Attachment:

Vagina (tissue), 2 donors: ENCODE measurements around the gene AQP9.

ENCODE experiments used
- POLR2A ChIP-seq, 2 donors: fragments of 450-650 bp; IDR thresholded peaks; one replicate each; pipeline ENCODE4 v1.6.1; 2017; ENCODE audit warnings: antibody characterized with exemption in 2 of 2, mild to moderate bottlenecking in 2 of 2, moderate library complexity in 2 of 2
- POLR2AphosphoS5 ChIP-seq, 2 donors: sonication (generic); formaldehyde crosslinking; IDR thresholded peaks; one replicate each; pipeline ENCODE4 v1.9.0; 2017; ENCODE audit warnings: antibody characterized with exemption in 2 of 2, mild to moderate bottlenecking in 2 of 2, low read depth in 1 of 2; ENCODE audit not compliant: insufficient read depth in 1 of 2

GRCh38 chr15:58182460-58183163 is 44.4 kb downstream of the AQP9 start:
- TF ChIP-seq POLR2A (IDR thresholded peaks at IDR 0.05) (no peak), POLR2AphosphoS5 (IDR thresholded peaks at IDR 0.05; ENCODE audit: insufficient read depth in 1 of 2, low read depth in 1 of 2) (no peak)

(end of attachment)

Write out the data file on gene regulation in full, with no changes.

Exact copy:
Vagina (tissue), 2 donors: ENCODE measurements around the gene AQP9.

ENCODE experiments used
- POLR2A ChIP-seq, 2 donors: fragments of 450-650 bp; IDR thresholded peaks; one replicate each; pipeline ENCODE4 v1.6.1; 2017; ENCODE audit warnings: antibody characterized with exemption in 2 of 2, mild to moderate bottlenecking in 2 of 2, moderate library complexity in 2 of 2
- POLR2AphosphoS5 ChIP-seq, 2 donors: sonication (generic); formaldehyde crosslinking; IDR thresholded peaks; one replicate each; pipeline ENCODE4 v1.9.0; 2017; ENCODE audit warnings: antibody characterized with exemption in 2 of 2, mild to moderate bottlenecking in 2 of 2, low read depth in 1 of 2; ENCODE audit not compliant: insufficient read depth in 1 of 2

GRCh38 chr15:58182460-58183163 is 44.4 kb downstream of the AQP9 start:
- TF ChIP-seq POLR2A (IDR thresholded peaks at IDR 0.05) (no peak), POLR2AphosphoS5 (IDR thresholded peaks at IDR 0.05; ENCODE audit: insufficient read depth in 1 of 2, low read depth in 1 of 2) (no peak)